The Washington Post

OPM plans to trim 356 employees in March

The federal government’s human resources department will lay off 356 employees because of budget constraints and a slowdown in federal hiring that has left the agency with less work in certain areas, according to officials.

The Office of Personnel Management said it needs to halve its Human Resources Solutions staff, in part because the agency is terminating that department’s Nationwide Testing Program, which helps screen job candidates for other government entities.

In a statement on Thursday, the OPM said that “demand for proctored paper-and-pencil testing has been significantly reduced.” The agency added that it plans to increase the use of its online assessment platform, known as USA Hire.

Of the jobs the OPM plans to eliminate, 275 are intermittent and 81 are full-time. Another 28 vacant positions will also be cut. The federal government hires intermittent employees to perform duties on an as-needed basis, meaning their schedules are sporadic and unpredictable. Workers’ eligibility for federal benefits depends on whether they are considered temporary- or permanent-intermittent employees.

The layoffs, which largely affect training and testing staff, will trim payroll costs by about $12.2 million over the next two years, providing “improved capacity and organizational effectiveness by eliminating business lines that are no longer viable, and by realigning and consolidating certain financial units in support of the changing business climate,” the OPM said.

The reduction is set to take effect on March 28, and the OPM has alerted chief human capital officers across the government that a new pool of veteran federal workers will be available for new job openings as a result of the departures.

“It’s disheartening and sad,” said Charletta McNeill, president of the American Federation of Government Employees Local 32, which represents many of the affected workers. “When you receive a [layoff notice], it’s a game-changer. We had a lot of employees questioning what’s next.”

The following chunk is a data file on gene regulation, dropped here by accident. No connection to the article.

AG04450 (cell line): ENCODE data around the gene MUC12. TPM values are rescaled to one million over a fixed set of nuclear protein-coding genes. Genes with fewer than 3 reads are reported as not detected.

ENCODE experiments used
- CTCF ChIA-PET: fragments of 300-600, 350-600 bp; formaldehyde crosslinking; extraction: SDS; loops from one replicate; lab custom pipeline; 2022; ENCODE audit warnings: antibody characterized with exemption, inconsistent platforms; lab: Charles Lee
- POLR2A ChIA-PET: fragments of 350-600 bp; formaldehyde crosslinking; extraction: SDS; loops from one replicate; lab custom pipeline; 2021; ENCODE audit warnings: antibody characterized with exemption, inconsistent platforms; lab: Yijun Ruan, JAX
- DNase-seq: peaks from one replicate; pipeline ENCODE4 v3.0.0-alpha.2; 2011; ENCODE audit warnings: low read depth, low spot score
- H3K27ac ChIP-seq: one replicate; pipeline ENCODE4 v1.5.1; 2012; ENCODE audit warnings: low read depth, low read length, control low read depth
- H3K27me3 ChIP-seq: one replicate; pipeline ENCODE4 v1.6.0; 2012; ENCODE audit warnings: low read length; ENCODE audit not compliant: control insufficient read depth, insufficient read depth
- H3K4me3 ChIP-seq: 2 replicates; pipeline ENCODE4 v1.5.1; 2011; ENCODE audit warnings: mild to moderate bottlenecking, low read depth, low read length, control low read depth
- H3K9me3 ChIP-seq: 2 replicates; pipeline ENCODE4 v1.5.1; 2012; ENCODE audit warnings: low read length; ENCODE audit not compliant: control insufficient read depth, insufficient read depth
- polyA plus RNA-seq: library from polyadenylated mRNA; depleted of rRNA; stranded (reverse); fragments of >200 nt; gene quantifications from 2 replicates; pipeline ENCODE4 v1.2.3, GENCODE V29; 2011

Last fall, the OPM and AFGE provided training to help workers prepare for a “soft landing” after the pending layoffs, which have been in the works since last year. Participants learned about other federal positions they might qualify for and potential advantages for landing those jobs, such as veterans’ preference, length of service and positive performance reviews.

The OPM’s 2014 budget request called for a $2.2 million reduction in salaries and expenses. Last year, the agency offered buyouts for 300 employees across 14 divisions. It did not provide information on Thursday about the number of workers who departed as a result.

The federal workforce, including the U.S. Postal Service, shrank by 80,000 employees last year, and the government is projected to shed 314,000 additional workers by 2022, according to data from the Bureau of Labor Statistics. Agency layoffs are highly unusual, and the recent decline is largely because of attrition and buyouts.

AFGE said the government-wide spending cuts known as sequestration played a significant role in the staff cuts planned for March.

“Federal agencies cut their training budgets, so it was a domino effect,” McNeill said. “Training budgets are the first to be cut any time there’s a budget reduction.”

Josh Hicks covers Maryland politics and government. He previously anchored the Post’s Federal Eye blog, focusing on federal accountability and workforce issues.

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